Report available! Connecting the Unserved – Bhutan’s First Trial with TV White Spaces

This project, led by Tshering Norbu from NANO, conducted Bhutan’s first trial with emerging TV White Space (TVWS) technology to deliver broadband Internet access to the unserved areas and determine its appropriateness or not in Bhutan where the terrains are mountainous, thickly forested and rugged, and where building wired network infrastructures is technically and commercially challenging.

NANO is one of the only three fully-fledged (Tier-1 category by Bhutan’s standard) ISPs in Bhutan licensed to establish international connectivity and cover nationwide. They own an independent international gateway, international connectivity and domestic networks built on the backbone of latest DWDM and fiber technologies including access networks which are completely on fiber. A young entrepreneurial startup founded by the top-notch management and technical team that brought Internet and telecommunications (specifically FTTx services) development in Bhutan. As of today, they operate only in three major cities in Bhutan with a focus on providing services to the selected segment of the corporate and enterprise customers.

The project implementation timeline was initially scheduled for 8 months – set to start from around 3rd week of October 2018 and complete by June 2019. TVWS was completely new to us being in its early stage of an emerging technology. We researched and studied including case studies of its deployments, and identified potential Original Equipment Manufacturers (OEMs) who were also limited in number. We shortlisted and evaluated three TVWS manufacturers: Carlson Wireless Technologies (US), Runcom Communications (Israel) and Saankhya labs (India). We chose Carlson Wireless. When we were finalizing Bill of Materials after a long design discussion and negotiation with them, we learnt they had long lead time, delay and some cases of even failing to manufacture/supply. That put huge dent to our implementation time. We did not risk and had to switched to another OEM, Redline Communications (Canada) – who carried good recommendation on their company’s credibility and technology performance. Then playing order to Redline who manufactured and supplied/delivered based only on the order consumed several months. We could complete installation of the final site of the total five deployments in March 2020. The entirely in all activities extended our project implementation timeline to 16 months.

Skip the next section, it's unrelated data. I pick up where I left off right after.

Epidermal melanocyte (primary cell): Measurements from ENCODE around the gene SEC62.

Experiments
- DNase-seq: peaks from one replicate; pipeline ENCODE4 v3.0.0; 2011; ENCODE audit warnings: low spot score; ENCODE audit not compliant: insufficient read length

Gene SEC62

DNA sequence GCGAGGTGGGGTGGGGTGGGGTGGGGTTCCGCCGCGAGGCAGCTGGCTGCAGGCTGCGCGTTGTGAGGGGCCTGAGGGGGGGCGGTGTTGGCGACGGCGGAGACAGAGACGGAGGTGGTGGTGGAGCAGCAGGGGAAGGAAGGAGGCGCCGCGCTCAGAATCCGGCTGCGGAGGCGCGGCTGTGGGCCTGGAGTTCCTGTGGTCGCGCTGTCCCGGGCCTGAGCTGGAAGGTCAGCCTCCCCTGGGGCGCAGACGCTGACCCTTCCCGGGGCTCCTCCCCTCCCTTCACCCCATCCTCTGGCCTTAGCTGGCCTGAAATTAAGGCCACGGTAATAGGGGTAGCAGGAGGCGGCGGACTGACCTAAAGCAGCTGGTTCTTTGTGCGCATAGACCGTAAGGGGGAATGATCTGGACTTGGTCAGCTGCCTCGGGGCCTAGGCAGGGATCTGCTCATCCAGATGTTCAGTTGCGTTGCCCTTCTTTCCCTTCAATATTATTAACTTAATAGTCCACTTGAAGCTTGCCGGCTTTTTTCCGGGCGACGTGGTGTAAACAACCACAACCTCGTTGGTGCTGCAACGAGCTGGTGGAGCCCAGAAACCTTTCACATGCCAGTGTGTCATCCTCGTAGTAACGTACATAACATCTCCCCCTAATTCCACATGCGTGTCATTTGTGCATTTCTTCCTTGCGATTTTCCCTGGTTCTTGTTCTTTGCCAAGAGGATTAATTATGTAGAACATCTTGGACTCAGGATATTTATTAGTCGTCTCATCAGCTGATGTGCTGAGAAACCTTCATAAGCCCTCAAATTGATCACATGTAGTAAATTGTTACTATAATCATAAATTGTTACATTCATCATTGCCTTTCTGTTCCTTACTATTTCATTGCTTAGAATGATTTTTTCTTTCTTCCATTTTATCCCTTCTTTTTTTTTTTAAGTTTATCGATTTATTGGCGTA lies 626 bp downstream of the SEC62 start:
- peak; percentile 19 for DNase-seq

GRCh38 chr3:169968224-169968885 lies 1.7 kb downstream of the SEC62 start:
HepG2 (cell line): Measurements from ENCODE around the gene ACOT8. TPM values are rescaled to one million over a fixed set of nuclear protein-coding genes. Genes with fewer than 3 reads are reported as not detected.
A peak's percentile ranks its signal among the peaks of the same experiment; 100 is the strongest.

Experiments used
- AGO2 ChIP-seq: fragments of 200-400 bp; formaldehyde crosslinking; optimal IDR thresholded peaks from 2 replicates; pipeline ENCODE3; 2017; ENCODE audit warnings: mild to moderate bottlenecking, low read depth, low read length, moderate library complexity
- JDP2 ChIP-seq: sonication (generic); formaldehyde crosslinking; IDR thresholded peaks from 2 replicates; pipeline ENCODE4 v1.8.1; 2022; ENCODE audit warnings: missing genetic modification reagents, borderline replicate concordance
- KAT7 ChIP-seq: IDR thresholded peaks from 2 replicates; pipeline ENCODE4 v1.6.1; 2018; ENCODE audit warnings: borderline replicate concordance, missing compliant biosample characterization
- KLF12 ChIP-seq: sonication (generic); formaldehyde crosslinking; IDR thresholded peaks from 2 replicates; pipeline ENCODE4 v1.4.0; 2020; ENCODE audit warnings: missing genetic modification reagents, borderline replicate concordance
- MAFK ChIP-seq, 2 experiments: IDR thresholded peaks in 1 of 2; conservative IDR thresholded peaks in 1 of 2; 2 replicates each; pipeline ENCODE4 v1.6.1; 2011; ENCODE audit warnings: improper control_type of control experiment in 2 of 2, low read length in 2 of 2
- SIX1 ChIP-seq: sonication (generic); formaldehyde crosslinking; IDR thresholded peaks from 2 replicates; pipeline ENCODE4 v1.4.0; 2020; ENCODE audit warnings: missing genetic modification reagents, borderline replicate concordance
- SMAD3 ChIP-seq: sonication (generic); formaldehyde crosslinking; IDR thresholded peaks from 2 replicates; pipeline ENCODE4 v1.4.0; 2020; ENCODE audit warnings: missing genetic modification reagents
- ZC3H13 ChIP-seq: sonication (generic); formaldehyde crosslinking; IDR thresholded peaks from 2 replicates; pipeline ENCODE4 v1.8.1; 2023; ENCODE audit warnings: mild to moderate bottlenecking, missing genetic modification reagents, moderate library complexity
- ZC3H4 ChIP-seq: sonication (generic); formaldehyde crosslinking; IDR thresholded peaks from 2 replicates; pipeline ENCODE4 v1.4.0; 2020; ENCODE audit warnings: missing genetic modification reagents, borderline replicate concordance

Major activities included: field survey of two base stations and selecting only one, seven client sites survey and selecting only five; study, evaluation and selection of TVWS OEM; ordering and supply/delivery of equipment; making sites readiness; actual installation, implementation and commissioning of networks – for provisioning Internet; providing support assistance and monitoring of network performances for evaluation.

The final report is available to review here.

You Might Also Like

Published by

Avatar

Sylvia Cadena - ISIF Asia secretariat

After ten years managing the Information Society Innovation Fund (ISIF) at APNIC, Sylvia was appointed Head of Programs at the APNIC Foundation in December 2016. As Head of Programs, Sylvia works on the management, design and implementation of collaborative programs to expand APNIC’s capacity building efforts and its overall Development Program. At ISIF Asia, Sylvia continues to lead a grants and awards program that seeks to empower communities in the Asia Pacific to research, design and implement Internet-based solutions for their own needs. One of the region’s most established Internet development programs, ISIF places particular emphasis on the positive role the Internet has on social and economic development in the Asia Pacific. Sylvia also leads APNIC’s engagement with the Seed Alliance, a global collaboration with the African (AFRINIC) and South American (LACNIC) Internet registries. Together with its funding partners, and various regional sponsors, the Seed Alliance supports innovative Internet development across the global south. She is also a member of the ICANN CCWG on new gTLD auction proceeds and co-chair of the APrIGF. Throughout her career, Sylvia has focused on the strategic use of the Internet for development with an emphasis on capacity building. Since her early years as a UN Volunteer, she has worked across the multi-stakeholder spectrum of organizations with technical and advisory roles, mainly about information systems, access provision and innovation. In July 2003, her work was recognized with the "Annual Award for Young Professionals" by the International Development Research Center (IDRC).